BRITISH Gas has paid back £1.48million to thousands of pre-payment customers after it failed to properly notify them about a switch in provider.
The change caused chaos for some households who were left without gas and electricity as temperatures plummeted.
The change saw British Gas switch from Paypoint to Payzone on January 1, slashing the number of places where people can top up their credit by 14,000.
Some customers complained they couldn’t find a Payzone location nearby or the terminal was not yet set up for British Gas payments.
Others were given insufficient time to make alternative arrangements if they were unhappy with the change.
British Gas failed to properly notify around 270,000 prepayment households about the switch.
British Gas told most of its customers about the change in top-up provider in December 2019 – but the energy watchdog says this didn’t give households enough time to switch.
This notice also only contained website links, rather than telephone numbers, meaning anyone without internet access may have struggled to contact British Gas.
Additionally, British Gas chose not to operate its general enquiries line on January 1, 2020 – the go-live date.
Some customers didn’t hear from the energy giant until late January 2020.
In a separate change, British Gas pushed up minimum energy meter top-ups from £1 to £5 – although it reversed this in February 2020 following backlash from customers.
Roughly 5.9million Brits have a pre-payment energy meter, according to uSwitch, which requires customers to buy credit and add it to their account before they can use it.
British Gas told The Sun that the refunds have already been paid to customers.
Based on the amount it paid back, and the number of households affected, customers would have received around £5.48 back on average.
However, British Gas said the amounts will vary depending on how many issues each customer faced – this means some homes may have received more or less than this.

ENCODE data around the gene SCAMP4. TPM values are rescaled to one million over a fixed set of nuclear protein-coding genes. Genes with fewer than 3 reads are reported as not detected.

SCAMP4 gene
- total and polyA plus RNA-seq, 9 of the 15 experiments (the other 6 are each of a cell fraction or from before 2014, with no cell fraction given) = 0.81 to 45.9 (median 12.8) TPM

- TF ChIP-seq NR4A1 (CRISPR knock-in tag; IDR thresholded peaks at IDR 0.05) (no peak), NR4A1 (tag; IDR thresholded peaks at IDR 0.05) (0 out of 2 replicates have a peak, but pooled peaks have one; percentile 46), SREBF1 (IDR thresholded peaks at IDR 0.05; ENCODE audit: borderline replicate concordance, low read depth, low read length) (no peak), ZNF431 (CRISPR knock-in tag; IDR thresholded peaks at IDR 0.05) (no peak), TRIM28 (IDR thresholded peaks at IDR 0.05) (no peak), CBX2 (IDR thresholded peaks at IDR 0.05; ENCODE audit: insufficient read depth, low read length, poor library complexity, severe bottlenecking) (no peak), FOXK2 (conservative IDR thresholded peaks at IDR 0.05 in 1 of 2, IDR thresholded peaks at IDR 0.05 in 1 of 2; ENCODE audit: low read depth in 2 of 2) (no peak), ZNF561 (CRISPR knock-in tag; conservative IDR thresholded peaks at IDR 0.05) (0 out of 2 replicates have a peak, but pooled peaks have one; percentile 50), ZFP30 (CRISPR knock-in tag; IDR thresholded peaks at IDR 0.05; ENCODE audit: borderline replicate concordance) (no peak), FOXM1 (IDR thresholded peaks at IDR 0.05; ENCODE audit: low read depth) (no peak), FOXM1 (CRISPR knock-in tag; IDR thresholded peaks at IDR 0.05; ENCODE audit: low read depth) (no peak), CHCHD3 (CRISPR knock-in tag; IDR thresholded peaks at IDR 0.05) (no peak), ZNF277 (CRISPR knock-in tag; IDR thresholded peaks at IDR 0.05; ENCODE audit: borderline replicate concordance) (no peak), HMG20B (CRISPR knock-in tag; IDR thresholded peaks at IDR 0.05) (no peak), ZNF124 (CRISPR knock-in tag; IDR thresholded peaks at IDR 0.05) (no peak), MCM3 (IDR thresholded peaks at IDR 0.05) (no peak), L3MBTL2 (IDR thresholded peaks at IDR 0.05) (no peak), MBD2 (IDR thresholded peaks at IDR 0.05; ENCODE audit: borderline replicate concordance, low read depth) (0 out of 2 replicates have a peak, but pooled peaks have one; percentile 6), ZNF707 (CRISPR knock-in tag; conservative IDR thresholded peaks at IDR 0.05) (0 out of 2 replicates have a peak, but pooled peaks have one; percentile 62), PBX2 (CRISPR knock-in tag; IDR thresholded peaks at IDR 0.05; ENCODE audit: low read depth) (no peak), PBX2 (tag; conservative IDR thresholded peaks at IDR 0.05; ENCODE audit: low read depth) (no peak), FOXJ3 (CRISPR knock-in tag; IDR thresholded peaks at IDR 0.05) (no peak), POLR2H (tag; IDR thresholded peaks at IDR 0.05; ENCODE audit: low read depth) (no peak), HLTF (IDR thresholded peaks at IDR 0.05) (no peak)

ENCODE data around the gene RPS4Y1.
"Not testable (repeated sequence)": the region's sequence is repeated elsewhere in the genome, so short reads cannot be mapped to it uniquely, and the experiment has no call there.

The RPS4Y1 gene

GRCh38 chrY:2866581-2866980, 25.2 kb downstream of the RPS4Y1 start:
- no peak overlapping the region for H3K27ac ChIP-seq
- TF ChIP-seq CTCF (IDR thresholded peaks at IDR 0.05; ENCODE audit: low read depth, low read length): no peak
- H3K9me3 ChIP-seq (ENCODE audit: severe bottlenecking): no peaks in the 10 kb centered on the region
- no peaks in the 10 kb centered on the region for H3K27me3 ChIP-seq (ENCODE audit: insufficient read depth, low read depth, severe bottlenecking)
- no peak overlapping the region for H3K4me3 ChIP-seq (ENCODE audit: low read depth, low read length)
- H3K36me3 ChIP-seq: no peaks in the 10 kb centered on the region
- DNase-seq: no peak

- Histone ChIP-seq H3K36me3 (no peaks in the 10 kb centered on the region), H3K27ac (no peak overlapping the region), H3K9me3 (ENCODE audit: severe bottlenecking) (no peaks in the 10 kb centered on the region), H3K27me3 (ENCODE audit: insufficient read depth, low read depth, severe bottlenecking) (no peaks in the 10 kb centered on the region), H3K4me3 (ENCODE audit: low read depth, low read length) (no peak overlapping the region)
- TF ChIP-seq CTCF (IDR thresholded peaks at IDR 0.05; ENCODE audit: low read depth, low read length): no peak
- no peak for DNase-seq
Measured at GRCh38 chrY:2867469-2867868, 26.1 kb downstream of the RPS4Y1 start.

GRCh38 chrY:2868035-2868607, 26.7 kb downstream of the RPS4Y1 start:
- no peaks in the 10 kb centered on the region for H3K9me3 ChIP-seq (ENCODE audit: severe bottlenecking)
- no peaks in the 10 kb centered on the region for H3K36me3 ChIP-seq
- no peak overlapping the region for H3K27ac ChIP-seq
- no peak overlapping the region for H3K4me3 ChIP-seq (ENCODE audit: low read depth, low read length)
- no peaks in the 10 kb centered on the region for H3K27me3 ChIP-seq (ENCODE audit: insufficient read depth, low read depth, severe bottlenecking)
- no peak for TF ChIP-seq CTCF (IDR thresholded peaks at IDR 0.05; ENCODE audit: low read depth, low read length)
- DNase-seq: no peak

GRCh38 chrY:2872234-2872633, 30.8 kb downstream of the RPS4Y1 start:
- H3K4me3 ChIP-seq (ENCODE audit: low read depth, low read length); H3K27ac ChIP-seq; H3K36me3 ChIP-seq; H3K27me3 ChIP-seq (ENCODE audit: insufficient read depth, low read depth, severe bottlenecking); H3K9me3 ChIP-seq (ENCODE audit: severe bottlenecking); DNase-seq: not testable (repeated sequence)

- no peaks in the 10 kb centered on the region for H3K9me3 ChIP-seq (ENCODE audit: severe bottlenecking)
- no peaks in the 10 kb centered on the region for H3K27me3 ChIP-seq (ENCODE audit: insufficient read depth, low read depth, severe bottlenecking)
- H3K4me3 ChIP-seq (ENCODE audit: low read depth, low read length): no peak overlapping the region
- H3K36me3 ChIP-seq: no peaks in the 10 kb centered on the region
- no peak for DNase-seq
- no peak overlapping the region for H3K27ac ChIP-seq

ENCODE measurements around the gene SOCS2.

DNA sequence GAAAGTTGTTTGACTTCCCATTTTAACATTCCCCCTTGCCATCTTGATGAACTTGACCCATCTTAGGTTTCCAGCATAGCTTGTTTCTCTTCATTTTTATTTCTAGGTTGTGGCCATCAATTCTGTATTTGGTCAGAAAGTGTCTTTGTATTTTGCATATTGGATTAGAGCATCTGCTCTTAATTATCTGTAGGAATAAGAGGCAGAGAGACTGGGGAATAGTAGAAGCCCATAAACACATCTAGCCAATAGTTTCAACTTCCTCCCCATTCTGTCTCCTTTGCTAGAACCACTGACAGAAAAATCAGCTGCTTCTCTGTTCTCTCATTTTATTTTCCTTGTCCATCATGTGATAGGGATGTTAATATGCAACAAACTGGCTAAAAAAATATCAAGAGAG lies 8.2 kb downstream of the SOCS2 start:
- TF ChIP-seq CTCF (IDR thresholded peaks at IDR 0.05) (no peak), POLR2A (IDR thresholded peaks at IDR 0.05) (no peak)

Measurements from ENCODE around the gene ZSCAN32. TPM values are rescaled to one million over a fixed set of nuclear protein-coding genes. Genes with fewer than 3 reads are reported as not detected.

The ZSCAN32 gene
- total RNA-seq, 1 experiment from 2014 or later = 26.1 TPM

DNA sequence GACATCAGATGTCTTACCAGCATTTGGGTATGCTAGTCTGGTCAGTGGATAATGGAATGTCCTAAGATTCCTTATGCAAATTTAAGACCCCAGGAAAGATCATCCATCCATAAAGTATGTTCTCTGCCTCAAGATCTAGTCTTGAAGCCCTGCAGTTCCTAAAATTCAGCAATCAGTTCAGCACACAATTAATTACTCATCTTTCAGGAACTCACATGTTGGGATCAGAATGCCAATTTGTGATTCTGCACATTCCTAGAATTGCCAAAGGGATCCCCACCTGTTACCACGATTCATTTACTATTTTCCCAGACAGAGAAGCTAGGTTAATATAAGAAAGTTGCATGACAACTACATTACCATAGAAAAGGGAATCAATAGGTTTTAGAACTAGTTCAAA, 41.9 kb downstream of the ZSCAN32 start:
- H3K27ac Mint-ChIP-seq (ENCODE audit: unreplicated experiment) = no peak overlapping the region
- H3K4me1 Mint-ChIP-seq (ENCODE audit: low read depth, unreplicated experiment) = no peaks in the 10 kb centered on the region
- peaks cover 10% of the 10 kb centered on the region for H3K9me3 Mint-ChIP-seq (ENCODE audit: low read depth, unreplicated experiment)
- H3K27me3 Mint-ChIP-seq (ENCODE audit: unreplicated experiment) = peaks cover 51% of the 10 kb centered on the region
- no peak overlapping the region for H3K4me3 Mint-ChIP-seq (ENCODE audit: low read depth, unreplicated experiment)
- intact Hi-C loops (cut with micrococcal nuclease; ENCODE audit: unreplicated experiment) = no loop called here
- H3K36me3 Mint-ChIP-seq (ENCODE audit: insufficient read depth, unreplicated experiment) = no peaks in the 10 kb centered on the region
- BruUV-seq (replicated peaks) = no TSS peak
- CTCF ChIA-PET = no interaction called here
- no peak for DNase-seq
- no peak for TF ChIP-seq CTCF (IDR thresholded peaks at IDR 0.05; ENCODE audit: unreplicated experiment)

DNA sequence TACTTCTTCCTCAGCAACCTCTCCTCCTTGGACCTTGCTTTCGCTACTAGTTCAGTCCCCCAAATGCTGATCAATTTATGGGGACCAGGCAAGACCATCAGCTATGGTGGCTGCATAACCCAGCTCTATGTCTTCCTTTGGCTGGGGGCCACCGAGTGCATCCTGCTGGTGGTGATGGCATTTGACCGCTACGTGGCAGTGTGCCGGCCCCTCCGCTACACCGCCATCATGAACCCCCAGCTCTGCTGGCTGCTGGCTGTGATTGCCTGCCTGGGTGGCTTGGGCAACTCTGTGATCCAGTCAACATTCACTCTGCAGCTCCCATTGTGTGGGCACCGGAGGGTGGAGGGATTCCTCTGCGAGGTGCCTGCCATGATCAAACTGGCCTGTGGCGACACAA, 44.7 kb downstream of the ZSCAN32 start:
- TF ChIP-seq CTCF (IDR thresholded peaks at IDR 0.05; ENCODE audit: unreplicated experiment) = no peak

We’ve asked if customers received the refund automatically, or if they had to apply, and we’ll update this article when we know more.
British Gas is also paying an additional £250,000 into the energy redress fund, set up by the Energy Savings Trust.
This fund supports customers in vulnerable situations, as well as the development of new products and services.
A British Gas spokesperson said: “We chose to move our prepayment top up service to Payzone as we believe they offer the best and most flexible service for our customers and will add more outlets where our customers need them.
“We recognise that this transition was not as smooth as it should have been and we would like to apologise again to any customer impacted.
“We know that some prepayment customers are vulnerable and we take our responsibilities to them very seriously.”
Philippa Pickford, director of retail at Ofgem said: “When such a fundamental change is being made, such as where meters can be topped up, energy suppliers need to communicate with their customers in plenty of time.
“British Gas should have informed all of their prepayment customers, many whom are in vulnerable situations, of the change to how to top-up their meters during the winter period.
“Some customers were unaware of the change before it happened and may have struggled to contact British Gas as they opted not to open their general enquiries line on the go live date.”
Will Owen, energy expert at Uswitch.com, said: “British Gas’s failure to communicate its changes properly affected hundreds of thousands of prepayment customers and caused problems for a group that includes vulnerable people.
“While suppliers endeavour to support their vulnerable customers, in this instance these errors were exacerbated as they took place at one of the coldest times of the year and potentially left customers without any energy supply.”
Meanwhile, Bulb Energy paid out £1.76million in refunds after overcharging and wrongly switching thousands of customers.
Three energy companies will pay out £10.5million after more than one million customers were left without power.
It’s estimated energy bills have soared by £32 a month during the coronavirus lockdown.